Snakes slither about eating rodents and minding their own business – until they don’t. The sight of a snake is enough to scare even the bravest of men and women. If the snake rattles or is an aggressive snake with toxic venom, you need to calmly run the other way (flailing your arms in the air).
And if you like to go for a hike in the peacefulness of nature or live in the countryside, you need to know the top 10 most venomous snakes in the world.
These snakes can and do kill humans. We’ll cover some of the more well-known snakes – rattlesnake and vipers – as well as a few you may not have heard of before reading this article.
Be prepared to be a little frightened and mystified by these quick and deadly reptiles.
Table of Contents
Top 10 Most Venomous Snakes in the World
1. Fierce Snake or Inland Taipan
Australia’s inland taipan is one of the most feared snakes on the planet. The beautiful brown or golden color of this snake shouldn’t be admired. If you thought a rattlesnake was deadly, this snake’s venom is 10 times more potent.
The venom of this snake is enough to kill 100 humans with a single bite.
So, to say that the inland taipan is deadly is an understatement. There is some good news though: no fatalities are recorded from an inland taipan.
Why does the most deadliest snake in the world have a zero kill record among humans?
- They’re not aggressive
- Humans rarely see these snakes in the wild
If you’re unlucky enough to come across this snake and feel its bite, you’ll be dead within 45 minutes.
An interesting tidbit is that the first person to see this snake was Frederick McCoy in 1879. Another sighting was recorded in 1882, then for over 90 years, no one saw this snake. Many people believed the snake to be a myth because of the rare sightings.
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Rediscovery occurred in 1972.
Since the snake inhabits the rocky savanna, there’s a good chance you’ll never have to worry about encountering an inland taipan.
2. Eastern Brown Snake
An eastern brown snake has a non-threatening name. These snakes come in a variety of species, and they’re most popular in Australia where they have a large population. Even if you plan on going to one of the major centers in Australia, know that the eastern brown snake is around – they like the big city life for some reason.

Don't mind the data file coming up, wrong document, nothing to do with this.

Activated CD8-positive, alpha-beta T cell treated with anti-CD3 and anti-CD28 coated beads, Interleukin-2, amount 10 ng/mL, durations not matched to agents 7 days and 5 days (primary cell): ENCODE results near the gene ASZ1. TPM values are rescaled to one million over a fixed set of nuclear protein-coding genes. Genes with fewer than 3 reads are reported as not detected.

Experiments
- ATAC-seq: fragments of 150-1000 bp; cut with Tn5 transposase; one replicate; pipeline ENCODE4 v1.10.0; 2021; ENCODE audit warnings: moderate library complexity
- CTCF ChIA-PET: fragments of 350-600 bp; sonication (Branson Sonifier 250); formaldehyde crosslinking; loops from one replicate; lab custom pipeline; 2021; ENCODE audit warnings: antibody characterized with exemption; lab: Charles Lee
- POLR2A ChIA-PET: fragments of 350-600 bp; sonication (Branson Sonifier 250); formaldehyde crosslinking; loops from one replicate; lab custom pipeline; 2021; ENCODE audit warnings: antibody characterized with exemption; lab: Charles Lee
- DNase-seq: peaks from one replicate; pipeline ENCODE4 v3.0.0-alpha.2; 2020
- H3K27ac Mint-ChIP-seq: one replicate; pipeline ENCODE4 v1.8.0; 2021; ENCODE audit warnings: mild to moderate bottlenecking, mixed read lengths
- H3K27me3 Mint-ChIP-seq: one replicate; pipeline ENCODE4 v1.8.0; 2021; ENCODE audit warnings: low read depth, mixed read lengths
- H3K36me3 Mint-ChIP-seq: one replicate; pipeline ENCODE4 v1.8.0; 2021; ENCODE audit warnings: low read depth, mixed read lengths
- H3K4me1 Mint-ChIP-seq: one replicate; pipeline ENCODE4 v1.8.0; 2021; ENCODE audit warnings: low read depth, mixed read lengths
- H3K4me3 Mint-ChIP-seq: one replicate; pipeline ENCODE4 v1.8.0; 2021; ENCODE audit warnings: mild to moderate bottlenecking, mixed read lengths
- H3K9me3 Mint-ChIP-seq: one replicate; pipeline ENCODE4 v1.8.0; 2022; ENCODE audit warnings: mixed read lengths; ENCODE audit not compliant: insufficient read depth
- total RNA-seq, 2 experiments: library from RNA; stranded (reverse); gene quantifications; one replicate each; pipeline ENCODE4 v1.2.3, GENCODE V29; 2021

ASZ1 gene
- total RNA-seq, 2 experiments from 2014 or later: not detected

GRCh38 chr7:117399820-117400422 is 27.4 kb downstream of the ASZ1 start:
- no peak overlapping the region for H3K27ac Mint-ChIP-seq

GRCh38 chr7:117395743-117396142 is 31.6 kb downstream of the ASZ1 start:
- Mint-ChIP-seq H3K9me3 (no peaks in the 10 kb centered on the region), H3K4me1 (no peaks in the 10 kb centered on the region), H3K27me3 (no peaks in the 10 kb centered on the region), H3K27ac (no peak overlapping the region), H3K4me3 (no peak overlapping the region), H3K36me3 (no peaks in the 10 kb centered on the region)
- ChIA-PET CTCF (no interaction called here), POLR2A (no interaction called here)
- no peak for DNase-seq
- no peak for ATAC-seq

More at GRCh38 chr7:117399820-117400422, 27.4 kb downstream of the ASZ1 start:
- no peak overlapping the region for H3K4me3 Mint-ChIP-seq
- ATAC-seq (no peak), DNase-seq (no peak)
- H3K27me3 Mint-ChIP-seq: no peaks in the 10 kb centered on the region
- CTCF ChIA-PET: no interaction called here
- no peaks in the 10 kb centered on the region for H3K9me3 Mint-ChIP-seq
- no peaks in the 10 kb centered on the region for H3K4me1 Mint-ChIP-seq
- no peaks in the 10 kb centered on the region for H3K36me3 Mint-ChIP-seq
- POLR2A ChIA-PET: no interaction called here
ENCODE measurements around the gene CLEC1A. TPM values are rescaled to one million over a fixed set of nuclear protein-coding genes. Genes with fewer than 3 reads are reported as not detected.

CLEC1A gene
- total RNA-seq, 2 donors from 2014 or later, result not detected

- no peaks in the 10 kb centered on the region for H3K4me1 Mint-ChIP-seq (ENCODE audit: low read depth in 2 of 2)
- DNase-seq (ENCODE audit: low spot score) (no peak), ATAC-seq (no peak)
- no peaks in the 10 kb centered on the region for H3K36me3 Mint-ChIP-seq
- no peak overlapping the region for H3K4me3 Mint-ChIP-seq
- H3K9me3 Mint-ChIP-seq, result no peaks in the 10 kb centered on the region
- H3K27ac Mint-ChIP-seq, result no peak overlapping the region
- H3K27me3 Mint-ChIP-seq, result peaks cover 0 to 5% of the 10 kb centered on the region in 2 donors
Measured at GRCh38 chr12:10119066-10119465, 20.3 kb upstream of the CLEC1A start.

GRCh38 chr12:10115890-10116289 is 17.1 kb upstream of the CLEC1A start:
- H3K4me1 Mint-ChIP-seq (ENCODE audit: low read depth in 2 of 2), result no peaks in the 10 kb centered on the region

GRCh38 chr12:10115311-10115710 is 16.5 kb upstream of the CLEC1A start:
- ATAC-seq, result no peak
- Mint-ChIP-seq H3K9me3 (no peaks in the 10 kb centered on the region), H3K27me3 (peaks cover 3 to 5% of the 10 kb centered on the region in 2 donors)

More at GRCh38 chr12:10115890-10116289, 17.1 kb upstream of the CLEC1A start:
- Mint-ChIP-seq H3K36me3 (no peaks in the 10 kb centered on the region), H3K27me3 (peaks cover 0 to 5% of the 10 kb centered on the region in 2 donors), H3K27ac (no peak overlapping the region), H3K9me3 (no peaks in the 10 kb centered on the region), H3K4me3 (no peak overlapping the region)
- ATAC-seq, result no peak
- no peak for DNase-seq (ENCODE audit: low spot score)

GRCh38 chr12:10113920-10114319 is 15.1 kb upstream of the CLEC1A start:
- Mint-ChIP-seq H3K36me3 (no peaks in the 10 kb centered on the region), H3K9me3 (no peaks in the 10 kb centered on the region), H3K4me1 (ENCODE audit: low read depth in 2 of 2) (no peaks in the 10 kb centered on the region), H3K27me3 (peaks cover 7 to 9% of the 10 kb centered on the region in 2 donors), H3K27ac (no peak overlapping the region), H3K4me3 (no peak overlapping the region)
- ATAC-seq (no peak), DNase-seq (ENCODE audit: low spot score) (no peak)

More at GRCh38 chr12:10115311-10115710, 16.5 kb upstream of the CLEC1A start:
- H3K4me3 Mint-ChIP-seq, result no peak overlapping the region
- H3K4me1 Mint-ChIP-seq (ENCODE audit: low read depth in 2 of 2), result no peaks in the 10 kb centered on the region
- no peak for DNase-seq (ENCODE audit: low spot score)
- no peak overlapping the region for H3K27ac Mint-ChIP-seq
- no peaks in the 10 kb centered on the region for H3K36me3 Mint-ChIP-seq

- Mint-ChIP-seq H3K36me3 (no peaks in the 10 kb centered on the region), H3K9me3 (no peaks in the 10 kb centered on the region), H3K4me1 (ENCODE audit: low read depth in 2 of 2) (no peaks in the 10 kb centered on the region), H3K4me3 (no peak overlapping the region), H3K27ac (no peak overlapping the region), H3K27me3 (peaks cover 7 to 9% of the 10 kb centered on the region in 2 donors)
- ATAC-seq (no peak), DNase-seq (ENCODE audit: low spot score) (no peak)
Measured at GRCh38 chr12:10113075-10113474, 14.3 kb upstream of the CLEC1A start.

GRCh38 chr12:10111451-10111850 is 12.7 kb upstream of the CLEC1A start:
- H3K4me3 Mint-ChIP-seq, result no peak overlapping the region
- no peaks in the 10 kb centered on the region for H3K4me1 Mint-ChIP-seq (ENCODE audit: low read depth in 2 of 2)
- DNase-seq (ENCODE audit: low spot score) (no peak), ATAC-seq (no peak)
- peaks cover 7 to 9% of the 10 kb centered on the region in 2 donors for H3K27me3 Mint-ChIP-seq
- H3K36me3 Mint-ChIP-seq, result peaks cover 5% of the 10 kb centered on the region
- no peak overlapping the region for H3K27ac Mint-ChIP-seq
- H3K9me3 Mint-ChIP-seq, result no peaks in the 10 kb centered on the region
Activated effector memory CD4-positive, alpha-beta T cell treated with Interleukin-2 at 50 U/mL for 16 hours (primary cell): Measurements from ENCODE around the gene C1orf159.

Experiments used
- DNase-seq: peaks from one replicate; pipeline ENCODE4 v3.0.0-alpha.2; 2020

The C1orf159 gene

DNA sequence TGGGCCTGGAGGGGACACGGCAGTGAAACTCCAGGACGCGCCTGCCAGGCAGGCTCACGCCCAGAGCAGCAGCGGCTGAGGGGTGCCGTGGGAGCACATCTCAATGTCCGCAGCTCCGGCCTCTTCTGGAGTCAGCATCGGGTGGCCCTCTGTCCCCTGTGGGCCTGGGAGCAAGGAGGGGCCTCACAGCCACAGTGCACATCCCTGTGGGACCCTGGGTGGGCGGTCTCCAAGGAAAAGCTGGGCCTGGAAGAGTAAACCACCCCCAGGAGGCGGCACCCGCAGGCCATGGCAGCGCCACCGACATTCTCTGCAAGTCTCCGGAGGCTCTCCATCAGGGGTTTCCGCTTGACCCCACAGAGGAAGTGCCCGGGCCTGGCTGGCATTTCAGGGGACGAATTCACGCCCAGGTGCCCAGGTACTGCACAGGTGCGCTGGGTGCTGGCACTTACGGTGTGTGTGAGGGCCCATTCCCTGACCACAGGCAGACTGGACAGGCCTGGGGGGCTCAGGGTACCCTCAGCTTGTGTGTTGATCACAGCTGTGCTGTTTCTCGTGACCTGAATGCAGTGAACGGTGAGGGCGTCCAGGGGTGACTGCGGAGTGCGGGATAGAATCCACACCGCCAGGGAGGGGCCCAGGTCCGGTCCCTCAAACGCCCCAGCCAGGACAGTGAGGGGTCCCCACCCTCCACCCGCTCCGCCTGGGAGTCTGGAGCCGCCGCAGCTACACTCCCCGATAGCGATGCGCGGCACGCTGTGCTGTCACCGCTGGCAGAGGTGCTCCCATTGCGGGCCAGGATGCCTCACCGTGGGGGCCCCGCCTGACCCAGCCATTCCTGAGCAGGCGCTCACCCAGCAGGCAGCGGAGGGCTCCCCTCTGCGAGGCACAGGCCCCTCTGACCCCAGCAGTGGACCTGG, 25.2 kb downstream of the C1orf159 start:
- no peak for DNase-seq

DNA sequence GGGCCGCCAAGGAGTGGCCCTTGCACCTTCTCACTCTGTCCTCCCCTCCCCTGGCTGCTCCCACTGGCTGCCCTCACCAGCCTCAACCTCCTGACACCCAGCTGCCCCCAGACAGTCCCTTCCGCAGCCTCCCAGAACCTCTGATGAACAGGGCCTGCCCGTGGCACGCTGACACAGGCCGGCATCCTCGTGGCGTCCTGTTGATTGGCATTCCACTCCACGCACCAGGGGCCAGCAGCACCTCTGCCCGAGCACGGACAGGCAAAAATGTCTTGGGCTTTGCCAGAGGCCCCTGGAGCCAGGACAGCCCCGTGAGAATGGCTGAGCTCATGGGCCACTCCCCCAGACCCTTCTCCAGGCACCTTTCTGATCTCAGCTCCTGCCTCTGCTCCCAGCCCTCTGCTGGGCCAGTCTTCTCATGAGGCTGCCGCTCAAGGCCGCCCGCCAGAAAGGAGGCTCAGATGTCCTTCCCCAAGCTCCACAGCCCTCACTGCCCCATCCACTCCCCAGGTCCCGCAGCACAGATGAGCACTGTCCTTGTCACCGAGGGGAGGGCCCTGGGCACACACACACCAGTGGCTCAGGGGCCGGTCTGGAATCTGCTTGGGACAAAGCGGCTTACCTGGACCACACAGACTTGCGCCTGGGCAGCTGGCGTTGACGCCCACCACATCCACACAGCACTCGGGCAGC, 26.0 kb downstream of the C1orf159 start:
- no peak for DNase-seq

The bad news is that this is the most venomous snake in the world.
Just 1/14,000 of an ounce of the venom will kill an adult. Talk about scary. But there is some good news: they prefer not to bite. And only half of bites have venom, so you have a 50/50 chance of not dying a slow and painful death if bitten.
What’s odd is that this snake seems to have a temperament all its own.
If you happen to catch an eastern brown snake on a bad day, they will repeatedly strike and may even chase after you.
Even the small, young members of this species have enough venom to kill. While this may seem crazy, if you come across this snake, stay very still. The eastern brown snake will only react to movement, so a person that is very still will have the best chance of survival.
But if you do happen to get bitten by one of these snakes, the venom contains:
- Blood coagulants
What does this mean? The snake’s venom will cause your blood to clot and will also impact your nervous system, causing you to lose function and movement of your limbs.
3. Blue Krait
The Blue Krait’s beautiful appearance is all but ruined since anyone close enough to touch this snake has a high risk of dying. This snake is found in Asia and Indonesia, and it’s a widely distributed type of snake. This snake is also called Malayan.
Nocturnal in nature, these snakes are aggressive at night and have an extremely potent bite.
If you think antivenin will increase your chances of living, think again: 50% of bites, even when antivenom is administered, end in death. You, my good friend, don’t want to be another statistic.
But I have some very good news for you, these snakes are timid.
The blue krait doesn’t want to fight, and they more often than not try to hide away instead of engaging in a confrontation.